The U.S. Energy Information Administration (EIA) on Thursday reported an injection of 15 Bcf natural gas into storage for the week ended July 22. The result fell below already modest expectations, leaving Nymex natural gas futures to whipsaw in and out of positive territory as market participants tried to assess its implications.

Ahead of the EIA report, the September futures contract, in its first day as the prompt month, was trading in a narrow range of gains and losses and hovered around $8.569/MMBtu.

After the print crossed the wires at 10:30 ET, the front month popped up more than 10 cents but then proceeded to see-saw again. Following another 30 minutes of erratic post-report trading, the September contract was ahead 1.6 cents to $8.570, as traders digested a weak injection that coincided with exceptionally hot weather, particularly in Texas, and choppy production.

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Output had climbed to around a summer high of 97 Bcf early in the covered period, only to drop as much as 2 Bcf as the week wore on amid maintenance events.

“Production has been very volatile lately, with weekends showing new highs and weekdays collapsing rapidly,” analyst James Bevan of Criterion Research said on The Desk’s online energy platform Enelyst.

He noted that U.S. supply got a big boost after a fire forced the Freeport LNG facility offline. The mishap freed up roughly 2 Bcf/d of gas once destined for export to be used domestically, including for storage. Had that not happened, EIA may have posted a decline in inventories for last week, he said.

“For sure, we’d be in a wild market” without the added Freeport liquefied natural gas, Bevan said.

Prior to the EIA report, major polls found analysts expecting a bullish result – with the print matching the lowest of estimates.

Results of Bloomberg’s survey showed a median injection projection of 19 Bcf, with estimates ranging from 15 Bcf to 28 Bcf. Reuters’ poll produced injection estimates that spanned 16 Bcf to 28 Bcf. It landed at a median of 20 Bcf. A Wall Street Journal poll found an average injection expectation of 23 Bcf, with a low estimate of 16 Bcf and a high of 28 Bcf.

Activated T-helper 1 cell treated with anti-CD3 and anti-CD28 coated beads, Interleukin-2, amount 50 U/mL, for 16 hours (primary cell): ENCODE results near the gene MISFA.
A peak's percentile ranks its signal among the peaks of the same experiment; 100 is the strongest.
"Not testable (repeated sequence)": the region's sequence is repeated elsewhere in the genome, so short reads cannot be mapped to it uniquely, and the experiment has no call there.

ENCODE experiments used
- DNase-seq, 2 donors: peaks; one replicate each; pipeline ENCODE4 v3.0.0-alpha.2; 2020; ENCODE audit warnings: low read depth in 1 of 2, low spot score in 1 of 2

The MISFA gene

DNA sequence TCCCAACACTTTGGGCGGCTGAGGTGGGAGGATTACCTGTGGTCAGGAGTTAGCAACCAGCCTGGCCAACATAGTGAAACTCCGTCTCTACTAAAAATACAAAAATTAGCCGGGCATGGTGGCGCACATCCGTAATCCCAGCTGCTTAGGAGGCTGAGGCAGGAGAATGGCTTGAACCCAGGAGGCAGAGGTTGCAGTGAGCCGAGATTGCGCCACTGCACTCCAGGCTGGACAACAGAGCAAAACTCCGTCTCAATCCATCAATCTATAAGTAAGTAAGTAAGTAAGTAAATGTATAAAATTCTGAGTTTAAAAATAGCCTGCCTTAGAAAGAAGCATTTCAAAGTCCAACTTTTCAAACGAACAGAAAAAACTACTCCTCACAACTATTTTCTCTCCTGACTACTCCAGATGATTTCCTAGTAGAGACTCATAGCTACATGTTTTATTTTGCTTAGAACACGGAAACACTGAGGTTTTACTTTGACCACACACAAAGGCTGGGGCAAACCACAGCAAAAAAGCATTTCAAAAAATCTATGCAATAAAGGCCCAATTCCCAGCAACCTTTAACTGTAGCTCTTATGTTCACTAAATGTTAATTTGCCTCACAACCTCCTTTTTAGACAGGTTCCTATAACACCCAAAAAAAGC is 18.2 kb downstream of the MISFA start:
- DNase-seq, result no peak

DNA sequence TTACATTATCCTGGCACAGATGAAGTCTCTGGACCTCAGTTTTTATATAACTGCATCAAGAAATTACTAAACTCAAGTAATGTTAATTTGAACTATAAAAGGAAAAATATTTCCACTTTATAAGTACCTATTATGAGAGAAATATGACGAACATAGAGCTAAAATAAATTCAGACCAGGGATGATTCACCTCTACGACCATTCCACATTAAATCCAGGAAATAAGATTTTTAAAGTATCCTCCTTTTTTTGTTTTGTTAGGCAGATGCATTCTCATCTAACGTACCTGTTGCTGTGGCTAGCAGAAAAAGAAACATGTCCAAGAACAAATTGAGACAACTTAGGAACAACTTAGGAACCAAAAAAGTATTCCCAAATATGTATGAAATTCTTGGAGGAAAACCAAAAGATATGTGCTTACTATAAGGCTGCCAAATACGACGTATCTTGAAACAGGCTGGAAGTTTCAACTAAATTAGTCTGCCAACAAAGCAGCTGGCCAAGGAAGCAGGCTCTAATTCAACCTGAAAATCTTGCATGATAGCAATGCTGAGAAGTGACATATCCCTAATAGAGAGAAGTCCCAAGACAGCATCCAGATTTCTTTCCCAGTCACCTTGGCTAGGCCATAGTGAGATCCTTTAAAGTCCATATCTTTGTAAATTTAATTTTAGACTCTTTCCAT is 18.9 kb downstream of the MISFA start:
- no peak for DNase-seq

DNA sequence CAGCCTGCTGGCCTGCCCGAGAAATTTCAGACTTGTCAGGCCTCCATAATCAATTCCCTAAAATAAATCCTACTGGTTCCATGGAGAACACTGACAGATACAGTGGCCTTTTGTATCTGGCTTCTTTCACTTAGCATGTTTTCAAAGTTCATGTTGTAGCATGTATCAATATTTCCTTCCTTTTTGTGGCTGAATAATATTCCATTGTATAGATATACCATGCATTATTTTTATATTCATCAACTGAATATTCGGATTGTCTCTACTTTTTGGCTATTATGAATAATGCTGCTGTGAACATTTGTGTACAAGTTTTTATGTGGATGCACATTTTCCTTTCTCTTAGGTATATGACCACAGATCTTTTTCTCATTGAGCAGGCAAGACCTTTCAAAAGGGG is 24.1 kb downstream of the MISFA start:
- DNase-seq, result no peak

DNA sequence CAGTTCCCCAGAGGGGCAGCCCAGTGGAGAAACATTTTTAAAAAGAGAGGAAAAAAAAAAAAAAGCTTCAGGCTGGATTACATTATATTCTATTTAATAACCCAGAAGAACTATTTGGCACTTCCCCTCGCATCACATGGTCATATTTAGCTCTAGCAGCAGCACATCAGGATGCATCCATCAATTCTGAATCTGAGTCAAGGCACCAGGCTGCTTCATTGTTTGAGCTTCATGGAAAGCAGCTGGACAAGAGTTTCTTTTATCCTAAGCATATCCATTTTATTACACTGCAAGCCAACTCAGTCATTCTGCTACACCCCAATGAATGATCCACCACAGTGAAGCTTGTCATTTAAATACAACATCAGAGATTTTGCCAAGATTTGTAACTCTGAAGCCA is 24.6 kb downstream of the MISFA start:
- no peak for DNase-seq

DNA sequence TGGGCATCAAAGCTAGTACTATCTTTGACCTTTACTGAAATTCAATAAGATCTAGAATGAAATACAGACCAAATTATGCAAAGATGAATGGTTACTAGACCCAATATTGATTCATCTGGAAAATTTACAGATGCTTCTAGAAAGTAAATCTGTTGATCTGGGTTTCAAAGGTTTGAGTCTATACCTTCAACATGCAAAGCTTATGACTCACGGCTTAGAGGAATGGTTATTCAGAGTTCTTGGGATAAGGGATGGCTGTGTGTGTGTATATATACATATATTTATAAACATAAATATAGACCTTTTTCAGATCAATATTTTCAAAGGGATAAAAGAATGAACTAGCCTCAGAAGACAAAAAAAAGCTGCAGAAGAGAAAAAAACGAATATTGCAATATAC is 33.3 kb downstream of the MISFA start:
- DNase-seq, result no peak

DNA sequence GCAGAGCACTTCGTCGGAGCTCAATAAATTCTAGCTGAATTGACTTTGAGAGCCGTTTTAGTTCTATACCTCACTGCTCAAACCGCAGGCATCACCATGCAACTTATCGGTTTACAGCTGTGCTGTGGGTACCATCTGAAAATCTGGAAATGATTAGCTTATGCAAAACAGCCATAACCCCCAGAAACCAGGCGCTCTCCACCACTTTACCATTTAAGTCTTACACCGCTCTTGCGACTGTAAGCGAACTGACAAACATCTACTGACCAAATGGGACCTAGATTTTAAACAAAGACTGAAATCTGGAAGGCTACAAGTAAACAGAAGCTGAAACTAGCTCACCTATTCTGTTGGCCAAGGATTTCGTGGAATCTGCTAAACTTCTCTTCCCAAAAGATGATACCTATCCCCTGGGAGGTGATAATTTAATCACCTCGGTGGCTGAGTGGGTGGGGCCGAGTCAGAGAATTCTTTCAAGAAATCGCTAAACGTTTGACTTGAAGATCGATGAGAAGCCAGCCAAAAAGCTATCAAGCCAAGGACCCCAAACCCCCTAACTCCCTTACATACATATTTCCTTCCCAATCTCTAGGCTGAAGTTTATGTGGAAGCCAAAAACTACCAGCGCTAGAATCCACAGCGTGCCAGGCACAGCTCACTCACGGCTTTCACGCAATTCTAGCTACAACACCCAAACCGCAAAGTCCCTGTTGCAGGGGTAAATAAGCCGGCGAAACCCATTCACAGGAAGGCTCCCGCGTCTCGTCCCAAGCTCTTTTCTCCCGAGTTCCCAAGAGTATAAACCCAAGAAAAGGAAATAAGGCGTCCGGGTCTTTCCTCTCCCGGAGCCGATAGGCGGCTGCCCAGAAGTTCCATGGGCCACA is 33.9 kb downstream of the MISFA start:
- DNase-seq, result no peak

In the comparable week last year, EIA printed an injection of 38 Bcf, while the five-year average injection is 32 Bcf.

EIA posted a 32 Bcf injection for the week ended July 15, far below estimates.

The increase for the past week lifted inventories to 2,416 Bcf, but it left stocks well below the year-earlier level of 2,709 Bcf and the five-year average of 2,761 Bcf. 

The Midwest and East regions led with injections of 17 Bcf and 11 Bcf, respectively, according to EIA. Mountain and Pacific region stocks, however, were flat.

The South Central recorded a decrease of 12 Bcf. EIA reported an 11 Bcf pull from salts and a 2 Bcf withdrawal from nonsalt facilities, reflecting the intense heat in Texas and elevated cooling demand. Totals do not always equal the sum of components because of independent rounding, the agency noted.

Looking ahead to next week, Reuters’ polling found early estimates for the week ending July 29 ranged from injections of 23 Bcf to 37 Bcf, with a mean increase of 30 Bcf.

That compares with a 16 Bcf increase in the comparable week last year and a five-year average injection of 33 Bcf.